September 25, 2014

I Want To Play A Game: When and where was this written?

I'm going to share a passage that struck me as very, very relevant. You all give me your best guesses on when and where it was written. Sound like fun?

It does to me! ;)

Here we go.


There are few subject on which bourgeois society exhibits more hypocrisy: abortion is a repugnant crime to which it is indecent to make an allusion. For an author to describe the joys and suffering of a woman giving birth is perfectly fine; if he talks about a woman who has had an abortion, he is accused of wallowing in filth and describing humanity in an abject light....It is claimed to be a dangerous operation. But honest doctors recognize, along with Dr. Magnus Hirschfeld, that "abortion performed by a competent specialist, in a clinic and with proper preventative measures, does not have the serious dangers penal law asserts." It is, on the contrary, its present form that makes it a serious risk for women. The incompetence of "back-alley" abortionists and their operating conditions cause many fatal accidents, some of them fatal. Forced motherhood results in bringing miserable children into the world, children whose parents cannot feed them, who become victims of public assistance or "martyr children." It must be pointed out that the same society so determined to defend the rights of the fetus shows no interest in children after they are born; instead of trying to reform this scandalous institution called public assistance, society prosecutes abortionists; those responsible for delivering orphans to torturers are left free; society closes its eyes to the horrible tyranny practice in "reform schools" or in the private homes of child abusers; and while it refuses to accept that the fetus belongs to the mother carrying it, it nevertheless agrees that the child is his parents' thing....If this is morality, then what kind of morality is it? It must be added that the men who most respect embryonic life are the same ones who do not hesitate to send adults to death in war.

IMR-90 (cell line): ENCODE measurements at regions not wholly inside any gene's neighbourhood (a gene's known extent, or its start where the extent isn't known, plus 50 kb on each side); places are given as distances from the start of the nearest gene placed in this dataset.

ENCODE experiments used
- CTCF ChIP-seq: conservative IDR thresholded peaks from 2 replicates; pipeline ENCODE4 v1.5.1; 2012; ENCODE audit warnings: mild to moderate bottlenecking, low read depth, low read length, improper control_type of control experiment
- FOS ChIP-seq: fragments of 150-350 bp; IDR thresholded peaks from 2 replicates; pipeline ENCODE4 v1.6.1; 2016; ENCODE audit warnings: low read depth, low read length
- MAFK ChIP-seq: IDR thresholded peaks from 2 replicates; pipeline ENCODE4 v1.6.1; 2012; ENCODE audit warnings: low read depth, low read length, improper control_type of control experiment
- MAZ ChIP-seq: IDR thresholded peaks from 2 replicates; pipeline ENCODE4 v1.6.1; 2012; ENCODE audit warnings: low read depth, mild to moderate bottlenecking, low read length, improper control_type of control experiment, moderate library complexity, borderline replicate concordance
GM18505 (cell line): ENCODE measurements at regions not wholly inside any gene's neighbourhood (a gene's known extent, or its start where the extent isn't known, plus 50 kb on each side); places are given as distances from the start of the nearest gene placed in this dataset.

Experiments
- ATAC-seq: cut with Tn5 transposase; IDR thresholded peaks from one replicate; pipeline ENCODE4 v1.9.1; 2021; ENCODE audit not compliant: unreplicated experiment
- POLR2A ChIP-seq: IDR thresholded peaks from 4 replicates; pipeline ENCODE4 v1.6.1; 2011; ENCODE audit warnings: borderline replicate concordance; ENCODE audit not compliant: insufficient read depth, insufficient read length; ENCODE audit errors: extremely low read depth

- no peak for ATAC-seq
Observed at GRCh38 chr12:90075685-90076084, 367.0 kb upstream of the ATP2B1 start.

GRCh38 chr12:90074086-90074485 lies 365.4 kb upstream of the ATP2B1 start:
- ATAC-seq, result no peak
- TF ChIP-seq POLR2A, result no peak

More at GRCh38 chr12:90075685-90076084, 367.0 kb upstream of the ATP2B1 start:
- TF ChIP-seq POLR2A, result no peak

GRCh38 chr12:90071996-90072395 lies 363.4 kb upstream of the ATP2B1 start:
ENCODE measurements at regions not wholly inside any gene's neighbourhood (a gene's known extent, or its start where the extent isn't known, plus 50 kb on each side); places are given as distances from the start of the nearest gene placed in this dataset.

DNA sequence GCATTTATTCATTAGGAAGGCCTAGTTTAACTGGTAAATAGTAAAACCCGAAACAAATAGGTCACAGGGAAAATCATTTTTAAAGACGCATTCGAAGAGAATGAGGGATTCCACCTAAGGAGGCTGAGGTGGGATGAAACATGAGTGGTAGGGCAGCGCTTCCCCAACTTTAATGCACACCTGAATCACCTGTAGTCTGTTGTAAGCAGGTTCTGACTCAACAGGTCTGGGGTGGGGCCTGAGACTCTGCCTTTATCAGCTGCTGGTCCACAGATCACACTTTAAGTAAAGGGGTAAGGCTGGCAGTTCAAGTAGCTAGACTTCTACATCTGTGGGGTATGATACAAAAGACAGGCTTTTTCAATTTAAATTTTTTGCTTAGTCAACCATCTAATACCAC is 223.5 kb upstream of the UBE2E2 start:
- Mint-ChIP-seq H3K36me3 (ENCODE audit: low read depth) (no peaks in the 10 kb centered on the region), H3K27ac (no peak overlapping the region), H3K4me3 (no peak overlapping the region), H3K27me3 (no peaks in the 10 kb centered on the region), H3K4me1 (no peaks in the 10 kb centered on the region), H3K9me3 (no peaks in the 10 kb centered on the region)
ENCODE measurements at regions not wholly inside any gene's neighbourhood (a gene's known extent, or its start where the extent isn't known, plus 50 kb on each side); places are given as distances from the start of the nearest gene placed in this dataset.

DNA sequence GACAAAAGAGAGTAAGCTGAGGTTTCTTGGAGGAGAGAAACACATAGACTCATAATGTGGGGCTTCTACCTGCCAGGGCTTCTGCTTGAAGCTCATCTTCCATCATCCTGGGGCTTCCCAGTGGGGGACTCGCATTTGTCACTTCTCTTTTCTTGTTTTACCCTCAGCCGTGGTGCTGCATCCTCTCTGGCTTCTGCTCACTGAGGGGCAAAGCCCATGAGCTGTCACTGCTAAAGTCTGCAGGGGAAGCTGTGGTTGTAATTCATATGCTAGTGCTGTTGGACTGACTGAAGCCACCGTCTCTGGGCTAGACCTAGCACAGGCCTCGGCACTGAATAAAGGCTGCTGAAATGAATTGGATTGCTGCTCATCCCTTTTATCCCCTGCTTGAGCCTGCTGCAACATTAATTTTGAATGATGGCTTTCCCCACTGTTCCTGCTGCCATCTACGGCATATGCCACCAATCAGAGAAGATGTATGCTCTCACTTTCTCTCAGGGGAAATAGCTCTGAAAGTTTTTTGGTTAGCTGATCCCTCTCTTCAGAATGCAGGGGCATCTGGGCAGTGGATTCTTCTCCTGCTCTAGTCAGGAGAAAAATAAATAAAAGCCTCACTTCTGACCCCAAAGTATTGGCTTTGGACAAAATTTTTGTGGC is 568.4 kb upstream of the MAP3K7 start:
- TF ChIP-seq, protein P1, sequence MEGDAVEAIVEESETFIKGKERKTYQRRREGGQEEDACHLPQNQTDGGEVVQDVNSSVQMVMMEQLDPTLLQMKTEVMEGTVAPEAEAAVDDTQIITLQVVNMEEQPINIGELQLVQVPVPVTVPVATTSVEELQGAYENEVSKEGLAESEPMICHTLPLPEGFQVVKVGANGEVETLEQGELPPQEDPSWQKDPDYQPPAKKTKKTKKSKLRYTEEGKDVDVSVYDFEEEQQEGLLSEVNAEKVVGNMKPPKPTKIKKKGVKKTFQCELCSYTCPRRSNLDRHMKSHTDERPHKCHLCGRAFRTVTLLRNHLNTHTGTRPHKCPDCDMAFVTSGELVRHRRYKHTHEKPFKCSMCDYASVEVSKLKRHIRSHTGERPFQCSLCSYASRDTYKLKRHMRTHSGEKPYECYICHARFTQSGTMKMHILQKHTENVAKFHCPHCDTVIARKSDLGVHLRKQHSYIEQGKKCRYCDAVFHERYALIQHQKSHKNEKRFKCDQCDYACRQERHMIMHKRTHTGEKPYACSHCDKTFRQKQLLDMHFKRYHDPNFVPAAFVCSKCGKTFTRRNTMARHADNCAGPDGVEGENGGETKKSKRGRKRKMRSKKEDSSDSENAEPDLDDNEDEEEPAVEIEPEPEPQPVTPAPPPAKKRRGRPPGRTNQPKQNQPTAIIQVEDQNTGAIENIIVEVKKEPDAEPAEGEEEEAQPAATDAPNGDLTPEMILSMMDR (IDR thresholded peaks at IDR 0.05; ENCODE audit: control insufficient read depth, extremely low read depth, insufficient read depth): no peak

Can you guess?

It sounds suspiciously like the same rhetoric we hear today:


  • Abortion is dangerous
  • People supporting abortion but not public assistance
  • People not considering the unborn as part of the mother, but considering children the sole responsibility of the parents
  • People willing to send adults to war without hesitation but willing to protect the life of the unborn at any cost.

Is this a stirring criticism of our current political climate?

No. Most of you probably recognized it as a section of The Second Sex, a 1949 book by French philosopher Simone de Beauvoir.

We're just fighting the same fight today.

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